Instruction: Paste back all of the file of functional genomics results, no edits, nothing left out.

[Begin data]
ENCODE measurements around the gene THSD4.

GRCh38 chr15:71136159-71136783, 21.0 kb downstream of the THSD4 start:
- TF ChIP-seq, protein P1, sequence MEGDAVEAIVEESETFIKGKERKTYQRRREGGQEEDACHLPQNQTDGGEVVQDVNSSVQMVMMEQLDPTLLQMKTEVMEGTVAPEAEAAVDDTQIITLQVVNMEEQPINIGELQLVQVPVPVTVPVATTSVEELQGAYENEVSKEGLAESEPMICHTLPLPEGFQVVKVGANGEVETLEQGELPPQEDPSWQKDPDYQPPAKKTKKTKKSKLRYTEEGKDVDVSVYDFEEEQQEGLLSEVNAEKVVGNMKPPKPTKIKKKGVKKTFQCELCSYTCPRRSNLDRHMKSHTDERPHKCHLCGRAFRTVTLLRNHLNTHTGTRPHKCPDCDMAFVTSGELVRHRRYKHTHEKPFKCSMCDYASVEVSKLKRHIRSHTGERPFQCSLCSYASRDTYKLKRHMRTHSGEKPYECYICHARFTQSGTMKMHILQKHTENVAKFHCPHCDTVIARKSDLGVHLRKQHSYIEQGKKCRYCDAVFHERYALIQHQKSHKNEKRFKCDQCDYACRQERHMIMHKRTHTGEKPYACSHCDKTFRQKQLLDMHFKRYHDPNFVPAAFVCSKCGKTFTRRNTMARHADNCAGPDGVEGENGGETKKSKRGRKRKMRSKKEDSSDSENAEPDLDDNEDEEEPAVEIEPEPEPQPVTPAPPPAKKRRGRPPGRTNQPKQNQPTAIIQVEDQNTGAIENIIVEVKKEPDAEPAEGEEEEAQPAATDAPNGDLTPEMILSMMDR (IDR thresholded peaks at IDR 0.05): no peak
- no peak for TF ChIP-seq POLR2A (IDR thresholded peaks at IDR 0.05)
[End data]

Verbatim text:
ENCODE measurements around the gene THSD4.

GRCh38 chr15:71136159-71136783, 21.0 kb downstream of the THSD4 start:
- TF ChIP-seq, protein P1, sequence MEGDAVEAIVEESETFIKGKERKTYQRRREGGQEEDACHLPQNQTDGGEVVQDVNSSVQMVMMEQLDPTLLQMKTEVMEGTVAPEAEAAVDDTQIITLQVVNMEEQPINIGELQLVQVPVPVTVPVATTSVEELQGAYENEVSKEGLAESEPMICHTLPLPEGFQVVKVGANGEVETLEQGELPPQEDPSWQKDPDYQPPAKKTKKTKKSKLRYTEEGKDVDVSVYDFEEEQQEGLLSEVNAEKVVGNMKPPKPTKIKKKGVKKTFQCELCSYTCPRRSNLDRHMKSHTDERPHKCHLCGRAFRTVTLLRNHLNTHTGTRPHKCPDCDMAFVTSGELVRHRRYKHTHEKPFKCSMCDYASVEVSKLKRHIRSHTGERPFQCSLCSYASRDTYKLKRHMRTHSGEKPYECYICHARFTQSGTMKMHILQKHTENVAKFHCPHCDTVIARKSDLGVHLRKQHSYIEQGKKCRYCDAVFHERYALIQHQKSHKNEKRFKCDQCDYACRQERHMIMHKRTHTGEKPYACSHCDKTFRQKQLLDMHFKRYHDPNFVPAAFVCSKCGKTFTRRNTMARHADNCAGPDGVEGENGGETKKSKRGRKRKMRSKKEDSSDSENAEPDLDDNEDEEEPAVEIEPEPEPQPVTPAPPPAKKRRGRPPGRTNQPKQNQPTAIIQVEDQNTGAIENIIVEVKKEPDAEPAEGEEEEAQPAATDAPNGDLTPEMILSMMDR (IDR thresholded peaks at IDR 0.05): no peak
- no peak for TF ChIP-seq POLR2A (IDR thresholded peaks at IDR 0.05)